The Righteous Babe Strikes Again
Ani Difranco is a rare gem in the music industry. Impossible to replicate, immune to commercialization, she is one of the most prolific and innovative artists who has managed to fearlessly resist the urge to find a niche and stagnate in it. Difranco’s latest effort, Educated Guess finds her pushing her talents to the extreme, writing, producing, recording, and illustrating every aspect of the album. True to form, she refuses the sterilizing effects of modern technology, recording the whole album on 8-track tape in her living room, capturing the sounds of shimmering rain showers and rumbling trains through miracles of happenstance. Educated Guess explores new musical territory that is challenging enough to engage even the most folk-averse listeners while it maintains a unity of tone which yields a highly listenable work.
There is something in the organic nature of Difranco’s music, a quality that becomes fully developed and explored on Educated Guess, which lures the listener in without garish hooks but rather with a tender tone. You can’t just listen, you have to crawl inside the songs, snuggle up and hunker down. Her simple production style, her reduction of the orchestration to vocals and guitars, seem to take on an unexpected expansiveness which appears as a slap in the face to the technocracy of the super-producers and the dehumanizing effects of contemporary tempos (not to mention political regimes). Those listeners who lament her shift away from overt political lyrics and traditional folk idioms might come to appreciate these more subtle protests, which is not to say that Difranco is not still the most in-your-face feminist in music today: she is.
Lyrical brilliance is something we’ve all come to expect from Difranco, and she delivers again, par excellence. The question is whether the music will languish as a mere backdrop to her poetry, or if it will stand its ground and be a thing worth returning to. While much of the material on Educated Guess continues in the direction of her more recent albums, overlaying the idea of the folk song with increasingly complex harmonies and structures, there are a few notable innovations. By limiting herself to the resources at hand, Difranco seems to have discovered a new fullness in both her vocal and guitar-rocking virtuosity. Songs like “Bodily” and “Bliss Like This” are worth listening to if only to stand in awe of her accomplishments as a uniquely talented musician, one who has pushed herself physically beyond the bounds of what we are often given to appreciate.
The album’s first peak of ecstasy is as early as the second track. “Swim” pulsates with a rhythm and exuberance that could only be Ani Difranco. The appeal of the song lies in the pop simplicity of its structure and the tenacity of its hook, while the lyrics that play over top of it shine like the stars above that highway-straddled shack. The harmonies take on a remarkably spontaneous quality, and the sense that her performance occurs in a unified moment that must, owing to the fact that she is doing all the backing vocals herself, somehow transcend time.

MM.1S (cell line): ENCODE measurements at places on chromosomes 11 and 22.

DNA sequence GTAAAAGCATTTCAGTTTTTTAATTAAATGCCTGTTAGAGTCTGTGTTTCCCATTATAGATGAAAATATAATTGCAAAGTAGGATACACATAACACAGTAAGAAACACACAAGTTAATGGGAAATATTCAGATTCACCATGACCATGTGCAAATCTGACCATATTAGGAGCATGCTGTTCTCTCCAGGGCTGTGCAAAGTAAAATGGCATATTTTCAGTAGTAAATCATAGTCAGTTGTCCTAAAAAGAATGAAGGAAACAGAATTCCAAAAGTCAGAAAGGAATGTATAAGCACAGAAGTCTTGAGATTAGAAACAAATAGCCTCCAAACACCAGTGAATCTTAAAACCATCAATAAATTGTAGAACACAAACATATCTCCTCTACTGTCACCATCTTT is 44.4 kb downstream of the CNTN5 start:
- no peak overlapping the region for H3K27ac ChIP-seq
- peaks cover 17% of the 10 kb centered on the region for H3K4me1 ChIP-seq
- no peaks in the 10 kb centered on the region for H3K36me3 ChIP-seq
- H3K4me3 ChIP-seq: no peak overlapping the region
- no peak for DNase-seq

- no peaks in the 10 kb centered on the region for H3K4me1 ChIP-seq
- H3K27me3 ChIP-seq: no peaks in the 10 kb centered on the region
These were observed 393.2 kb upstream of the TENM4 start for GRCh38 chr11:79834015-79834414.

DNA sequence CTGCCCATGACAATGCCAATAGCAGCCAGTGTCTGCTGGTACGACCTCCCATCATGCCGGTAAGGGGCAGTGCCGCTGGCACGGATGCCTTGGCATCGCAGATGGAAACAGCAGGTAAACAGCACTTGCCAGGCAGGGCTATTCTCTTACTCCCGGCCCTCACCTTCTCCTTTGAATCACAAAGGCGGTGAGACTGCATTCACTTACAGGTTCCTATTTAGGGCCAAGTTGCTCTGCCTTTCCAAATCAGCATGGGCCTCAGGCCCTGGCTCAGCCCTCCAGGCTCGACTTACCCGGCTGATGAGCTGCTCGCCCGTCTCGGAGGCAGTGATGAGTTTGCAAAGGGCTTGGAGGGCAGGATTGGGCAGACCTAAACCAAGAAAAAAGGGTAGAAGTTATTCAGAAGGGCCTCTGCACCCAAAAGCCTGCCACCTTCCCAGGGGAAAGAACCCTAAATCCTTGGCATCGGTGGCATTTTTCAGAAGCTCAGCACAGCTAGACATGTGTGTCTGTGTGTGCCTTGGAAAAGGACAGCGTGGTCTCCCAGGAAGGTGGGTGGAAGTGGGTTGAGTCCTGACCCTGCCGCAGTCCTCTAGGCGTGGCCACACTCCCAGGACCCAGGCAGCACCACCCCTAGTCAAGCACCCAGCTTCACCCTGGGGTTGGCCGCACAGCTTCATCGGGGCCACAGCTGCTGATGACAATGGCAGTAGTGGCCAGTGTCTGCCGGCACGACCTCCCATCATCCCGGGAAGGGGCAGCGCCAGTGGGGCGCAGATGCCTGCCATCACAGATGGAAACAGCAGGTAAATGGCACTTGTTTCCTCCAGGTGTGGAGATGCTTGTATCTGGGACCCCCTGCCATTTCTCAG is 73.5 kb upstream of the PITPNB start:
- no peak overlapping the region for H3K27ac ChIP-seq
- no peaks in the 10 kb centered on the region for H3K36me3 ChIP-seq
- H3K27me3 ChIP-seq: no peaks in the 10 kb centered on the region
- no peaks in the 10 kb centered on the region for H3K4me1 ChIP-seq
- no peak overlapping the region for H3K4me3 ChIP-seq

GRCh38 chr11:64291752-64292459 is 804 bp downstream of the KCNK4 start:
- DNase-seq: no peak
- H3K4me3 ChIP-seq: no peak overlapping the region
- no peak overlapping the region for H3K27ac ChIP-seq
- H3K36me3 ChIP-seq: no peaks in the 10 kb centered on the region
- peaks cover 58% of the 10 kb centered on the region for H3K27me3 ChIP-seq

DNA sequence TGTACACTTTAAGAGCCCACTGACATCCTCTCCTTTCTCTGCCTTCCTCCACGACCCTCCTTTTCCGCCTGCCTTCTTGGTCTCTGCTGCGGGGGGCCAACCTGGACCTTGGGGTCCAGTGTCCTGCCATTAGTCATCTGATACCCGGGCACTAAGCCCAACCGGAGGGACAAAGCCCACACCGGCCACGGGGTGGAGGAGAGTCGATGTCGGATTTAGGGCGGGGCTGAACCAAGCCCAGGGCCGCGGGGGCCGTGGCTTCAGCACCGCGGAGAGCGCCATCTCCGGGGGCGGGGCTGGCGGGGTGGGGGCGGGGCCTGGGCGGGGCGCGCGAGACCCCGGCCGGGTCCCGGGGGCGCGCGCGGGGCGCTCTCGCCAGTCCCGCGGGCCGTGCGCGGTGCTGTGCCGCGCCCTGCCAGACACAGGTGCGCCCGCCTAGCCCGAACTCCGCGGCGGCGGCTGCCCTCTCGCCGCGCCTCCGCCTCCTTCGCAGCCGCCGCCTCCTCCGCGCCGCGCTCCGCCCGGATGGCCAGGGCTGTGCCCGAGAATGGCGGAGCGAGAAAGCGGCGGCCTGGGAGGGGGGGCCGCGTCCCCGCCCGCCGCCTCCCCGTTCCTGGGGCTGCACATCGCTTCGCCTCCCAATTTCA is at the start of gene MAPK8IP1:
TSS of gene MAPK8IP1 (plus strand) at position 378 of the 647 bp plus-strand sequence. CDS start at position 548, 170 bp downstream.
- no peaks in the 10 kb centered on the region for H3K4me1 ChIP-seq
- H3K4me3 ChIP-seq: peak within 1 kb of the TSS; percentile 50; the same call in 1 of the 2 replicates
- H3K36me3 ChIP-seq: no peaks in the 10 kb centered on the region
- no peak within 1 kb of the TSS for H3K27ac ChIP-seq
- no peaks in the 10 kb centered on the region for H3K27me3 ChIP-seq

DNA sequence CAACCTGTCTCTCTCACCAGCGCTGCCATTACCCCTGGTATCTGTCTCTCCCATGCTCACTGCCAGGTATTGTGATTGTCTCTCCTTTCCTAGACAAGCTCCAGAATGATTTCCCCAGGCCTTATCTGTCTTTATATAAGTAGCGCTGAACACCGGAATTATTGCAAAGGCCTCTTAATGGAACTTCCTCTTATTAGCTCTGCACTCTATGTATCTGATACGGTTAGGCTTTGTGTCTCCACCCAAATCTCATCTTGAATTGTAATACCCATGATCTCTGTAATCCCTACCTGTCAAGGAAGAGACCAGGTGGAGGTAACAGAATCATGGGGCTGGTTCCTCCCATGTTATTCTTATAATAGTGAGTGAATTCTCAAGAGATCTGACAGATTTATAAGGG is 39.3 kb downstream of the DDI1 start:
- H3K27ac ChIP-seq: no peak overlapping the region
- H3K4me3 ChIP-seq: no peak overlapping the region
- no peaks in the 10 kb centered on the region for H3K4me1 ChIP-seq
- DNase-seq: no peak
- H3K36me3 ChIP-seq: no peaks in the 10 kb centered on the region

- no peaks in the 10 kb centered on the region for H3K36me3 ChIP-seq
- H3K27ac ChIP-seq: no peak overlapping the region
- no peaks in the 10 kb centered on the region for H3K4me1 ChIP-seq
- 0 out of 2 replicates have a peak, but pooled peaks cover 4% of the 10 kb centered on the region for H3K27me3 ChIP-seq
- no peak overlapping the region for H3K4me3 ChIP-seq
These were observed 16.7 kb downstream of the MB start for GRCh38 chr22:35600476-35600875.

One of her most innovative moments is on “Raincheck”, at which point Difranco has defined her idiom and now begins to undertake the project of setting it on fire. She maintains her witty lyrical flow, but couches it ostentatiously in a sultry rhythm and blues mode. Harnessing all her hard-earned songsmith credentials, she crafts a song that is pure genius, exhibiting a complexity and a melodic brilliance that puts Alicia Keys and Pete Seeger to shame in one fell swoop. Her vocal inflection is soul piercing, and the hook sinks its barbs straight into the pleasure centers of the brain. Moreover, the song demonstrates that her virtuosity is not a mere gimmick: it can run wild or its wildness can be left to strain against the surface of a well-crafted melody.
Perhaps what allows Difranco to explore melody to a greater extent than ever before is her expanded use of spoken-word tracks, allowing her poetry to simply be what it is, not cramming it into a song format. What is most surprising about these poems is that they are not, strictly speaking, poems, or songs, or slams, or raps. Difranco uses spaces like “The True Story of What Was” to explode these distinctions, creating a whole new idiom that defies definition. Harmonies play in the background, percussion taps and jabs, the voice raps and rhymes and flows and stops, and even the physical performance space contributes a verse. Some of the spoken-word tracks drag on, particularly “Grand Canyon”, but by the time she gets to it there is a sense that she’s earned this space to speak her piece. It may require patience, but I’m glad to expend it, glad that someone is still standing up for ideals, and wishing more were expending their patience here.
While all the songs are worth listening to, not all of them are great, and eventually you’ll want to skip some of the longer spoken-word tracks. Yet, all of them cultivate an atmosphere that nurtures, inspires, comforts, and ultimately leaves you with a sense of being grounded. Difranco is possessed of a talent and character that transcends all challenges, a potency that flows out of every pore, even every weakness. Put Educated Guess in your collection, if not as an icon of innovation, then as a beacon of strength. Anyone with an appreciation for politically and emotionally charged folk-pop-jazz aural revolutions will find a home in this album.
// Sound Affects
"The man whose songs were recorded by Johnny Cash, Alan Jackson, Ricky Skaggs, David Allan Coe, The Highwaymen, and countless others succumbs to time’s cruel cue that the only token of permanence we have to offer are the effects of shared moments and memories.READ the article